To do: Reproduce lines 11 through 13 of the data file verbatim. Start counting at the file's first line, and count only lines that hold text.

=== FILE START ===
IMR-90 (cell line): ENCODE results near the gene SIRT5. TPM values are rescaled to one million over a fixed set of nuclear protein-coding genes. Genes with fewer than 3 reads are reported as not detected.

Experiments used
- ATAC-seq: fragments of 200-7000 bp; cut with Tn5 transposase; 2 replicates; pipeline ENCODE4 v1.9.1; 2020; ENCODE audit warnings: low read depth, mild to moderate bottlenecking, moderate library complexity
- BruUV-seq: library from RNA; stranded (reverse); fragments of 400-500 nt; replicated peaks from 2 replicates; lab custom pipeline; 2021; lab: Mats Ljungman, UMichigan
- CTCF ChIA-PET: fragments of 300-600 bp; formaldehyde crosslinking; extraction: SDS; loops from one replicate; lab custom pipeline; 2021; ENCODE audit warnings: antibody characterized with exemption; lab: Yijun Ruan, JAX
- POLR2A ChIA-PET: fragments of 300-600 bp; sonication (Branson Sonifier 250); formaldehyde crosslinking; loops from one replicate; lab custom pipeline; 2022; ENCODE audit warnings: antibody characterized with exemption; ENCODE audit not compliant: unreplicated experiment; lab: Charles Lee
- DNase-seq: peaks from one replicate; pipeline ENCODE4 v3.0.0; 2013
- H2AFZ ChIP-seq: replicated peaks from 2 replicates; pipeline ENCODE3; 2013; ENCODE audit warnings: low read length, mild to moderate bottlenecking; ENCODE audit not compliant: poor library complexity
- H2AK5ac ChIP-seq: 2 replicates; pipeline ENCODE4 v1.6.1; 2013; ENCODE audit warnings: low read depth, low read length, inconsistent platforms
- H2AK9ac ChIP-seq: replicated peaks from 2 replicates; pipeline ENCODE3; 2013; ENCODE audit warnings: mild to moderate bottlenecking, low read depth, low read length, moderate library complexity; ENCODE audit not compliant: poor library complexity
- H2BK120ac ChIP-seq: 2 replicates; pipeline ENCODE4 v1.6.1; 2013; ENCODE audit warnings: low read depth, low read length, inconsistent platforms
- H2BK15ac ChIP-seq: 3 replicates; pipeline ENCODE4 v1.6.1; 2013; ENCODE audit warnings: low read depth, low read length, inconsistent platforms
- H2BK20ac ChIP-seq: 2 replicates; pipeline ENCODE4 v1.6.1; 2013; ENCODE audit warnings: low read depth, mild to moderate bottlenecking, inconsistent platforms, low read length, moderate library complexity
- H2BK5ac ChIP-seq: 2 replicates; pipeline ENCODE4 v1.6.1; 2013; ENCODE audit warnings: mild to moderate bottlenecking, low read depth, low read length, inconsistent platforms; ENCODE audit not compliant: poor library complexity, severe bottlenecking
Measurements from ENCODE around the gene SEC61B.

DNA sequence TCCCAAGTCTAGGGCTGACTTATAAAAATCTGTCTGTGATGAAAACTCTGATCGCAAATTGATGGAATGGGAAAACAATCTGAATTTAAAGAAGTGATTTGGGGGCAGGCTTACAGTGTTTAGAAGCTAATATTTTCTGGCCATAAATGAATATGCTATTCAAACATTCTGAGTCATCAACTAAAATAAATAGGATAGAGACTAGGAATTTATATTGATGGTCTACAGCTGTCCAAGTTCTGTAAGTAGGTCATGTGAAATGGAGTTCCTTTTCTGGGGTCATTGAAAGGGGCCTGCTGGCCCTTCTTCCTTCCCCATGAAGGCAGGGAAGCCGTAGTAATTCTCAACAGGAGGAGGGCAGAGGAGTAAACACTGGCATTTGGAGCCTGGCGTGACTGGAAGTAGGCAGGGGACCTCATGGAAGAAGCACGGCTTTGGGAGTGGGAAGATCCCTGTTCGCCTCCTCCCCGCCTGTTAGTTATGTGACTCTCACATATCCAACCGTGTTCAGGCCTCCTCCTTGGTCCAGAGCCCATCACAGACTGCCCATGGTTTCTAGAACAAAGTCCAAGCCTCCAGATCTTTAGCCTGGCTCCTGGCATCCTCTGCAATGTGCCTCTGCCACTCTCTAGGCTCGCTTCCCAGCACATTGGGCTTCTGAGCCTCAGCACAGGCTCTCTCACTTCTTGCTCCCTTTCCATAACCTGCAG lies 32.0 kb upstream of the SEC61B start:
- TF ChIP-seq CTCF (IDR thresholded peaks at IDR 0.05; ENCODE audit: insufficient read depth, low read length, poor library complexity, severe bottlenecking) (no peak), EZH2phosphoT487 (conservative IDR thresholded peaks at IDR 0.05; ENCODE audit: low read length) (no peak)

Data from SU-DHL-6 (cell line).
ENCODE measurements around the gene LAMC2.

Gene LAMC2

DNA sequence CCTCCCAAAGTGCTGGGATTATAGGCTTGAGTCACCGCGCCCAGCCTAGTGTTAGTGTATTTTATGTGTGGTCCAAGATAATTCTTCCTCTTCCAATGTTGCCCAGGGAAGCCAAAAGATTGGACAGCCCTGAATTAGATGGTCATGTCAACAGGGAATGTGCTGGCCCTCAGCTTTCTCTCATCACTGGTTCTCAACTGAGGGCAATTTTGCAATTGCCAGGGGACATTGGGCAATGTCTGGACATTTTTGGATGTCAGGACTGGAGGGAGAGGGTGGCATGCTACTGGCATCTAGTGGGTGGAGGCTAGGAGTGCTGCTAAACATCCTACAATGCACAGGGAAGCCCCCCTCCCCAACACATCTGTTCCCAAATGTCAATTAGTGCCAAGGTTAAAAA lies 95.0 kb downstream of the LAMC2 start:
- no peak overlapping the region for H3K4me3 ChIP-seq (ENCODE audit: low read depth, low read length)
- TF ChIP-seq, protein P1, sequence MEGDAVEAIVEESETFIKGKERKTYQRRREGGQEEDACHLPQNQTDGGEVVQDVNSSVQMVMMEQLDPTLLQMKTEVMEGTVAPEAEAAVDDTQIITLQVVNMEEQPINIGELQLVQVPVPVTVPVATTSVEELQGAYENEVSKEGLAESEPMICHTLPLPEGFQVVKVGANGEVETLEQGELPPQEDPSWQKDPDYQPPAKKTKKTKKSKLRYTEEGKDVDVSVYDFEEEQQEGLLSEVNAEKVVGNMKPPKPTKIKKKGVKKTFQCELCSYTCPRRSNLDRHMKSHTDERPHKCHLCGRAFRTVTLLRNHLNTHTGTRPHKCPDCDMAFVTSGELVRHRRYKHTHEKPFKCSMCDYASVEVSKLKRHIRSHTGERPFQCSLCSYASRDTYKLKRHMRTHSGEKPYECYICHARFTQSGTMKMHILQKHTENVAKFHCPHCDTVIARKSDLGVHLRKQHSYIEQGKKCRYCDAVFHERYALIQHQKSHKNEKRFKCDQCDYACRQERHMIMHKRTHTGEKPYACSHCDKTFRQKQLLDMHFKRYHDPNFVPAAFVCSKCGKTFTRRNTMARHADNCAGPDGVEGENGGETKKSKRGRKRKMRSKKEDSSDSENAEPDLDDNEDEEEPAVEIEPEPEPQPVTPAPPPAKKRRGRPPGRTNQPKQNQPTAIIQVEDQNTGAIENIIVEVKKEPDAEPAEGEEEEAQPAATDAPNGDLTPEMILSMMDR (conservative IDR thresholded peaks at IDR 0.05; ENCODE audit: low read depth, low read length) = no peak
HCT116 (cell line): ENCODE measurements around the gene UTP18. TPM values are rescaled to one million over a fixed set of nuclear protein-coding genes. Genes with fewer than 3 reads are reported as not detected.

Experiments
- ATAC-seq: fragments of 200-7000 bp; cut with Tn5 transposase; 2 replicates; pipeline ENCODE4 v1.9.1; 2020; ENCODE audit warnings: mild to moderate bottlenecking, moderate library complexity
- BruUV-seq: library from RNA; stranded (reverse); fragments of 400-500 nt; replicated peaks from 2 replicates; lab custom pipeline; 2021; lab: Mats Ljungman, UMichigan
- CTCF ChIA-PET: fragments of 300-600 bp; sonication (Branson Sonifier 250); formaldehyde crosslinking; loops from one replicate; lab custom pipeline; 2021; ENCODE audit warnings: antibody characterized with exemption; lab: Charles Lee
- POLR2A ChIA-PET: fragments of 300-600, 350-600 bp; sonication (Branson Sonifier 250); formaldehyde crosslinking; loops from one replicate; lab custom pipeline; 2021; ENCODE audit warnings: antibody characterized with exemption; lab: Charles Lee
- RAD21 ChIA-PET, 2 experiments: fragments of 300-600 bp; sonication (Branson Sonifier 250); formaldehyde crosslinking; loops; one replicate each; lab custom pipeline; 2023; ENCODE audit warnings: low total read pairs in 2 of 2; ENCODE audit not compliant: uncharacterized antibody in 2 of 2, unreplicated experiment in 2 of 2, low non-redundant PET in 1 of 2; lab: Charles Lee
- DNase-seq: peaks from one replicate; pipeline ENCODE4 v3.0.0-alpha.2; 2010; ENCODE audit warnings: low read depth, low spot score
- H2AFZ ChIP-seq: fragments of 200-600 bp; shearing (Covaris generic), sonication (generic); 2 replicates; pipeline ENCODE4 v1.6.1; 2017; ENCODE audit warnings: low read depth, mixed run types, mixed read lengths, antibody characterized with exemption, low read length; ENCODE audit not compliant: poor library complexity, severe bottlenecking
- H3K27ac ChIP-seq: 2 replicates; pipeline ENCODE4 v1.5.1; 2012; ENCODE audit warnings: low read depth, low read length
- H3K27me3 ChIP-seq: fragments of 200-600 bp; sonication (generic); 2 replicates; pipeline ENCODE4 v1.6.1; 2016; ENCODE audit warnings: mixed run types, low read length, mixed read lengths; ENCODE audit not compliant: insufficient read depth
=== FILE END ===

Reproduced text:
- H2BK120ac ChIP-seq: 2 replicates; pipeline ENCODE4 v1.6.1; 2013; ENCODE audit warnings: low read depth, low read length, inconsistent platforms
- H2BK15ac ChIP-seq: 3 replicates; pipeline ENCODE4 v1.6.1; 2013; ENCODE audit warnings: low read depth, low read length, inconsistent platforms
- H2BK20ac ChIP-seq: 2 replicates; pipeline ENCODE4 v1.6.1; 2013; ENCODE audit warnings: low read depth, mild to moderate bottlenecking, inconsistent platforms, low read length, moderate library complexity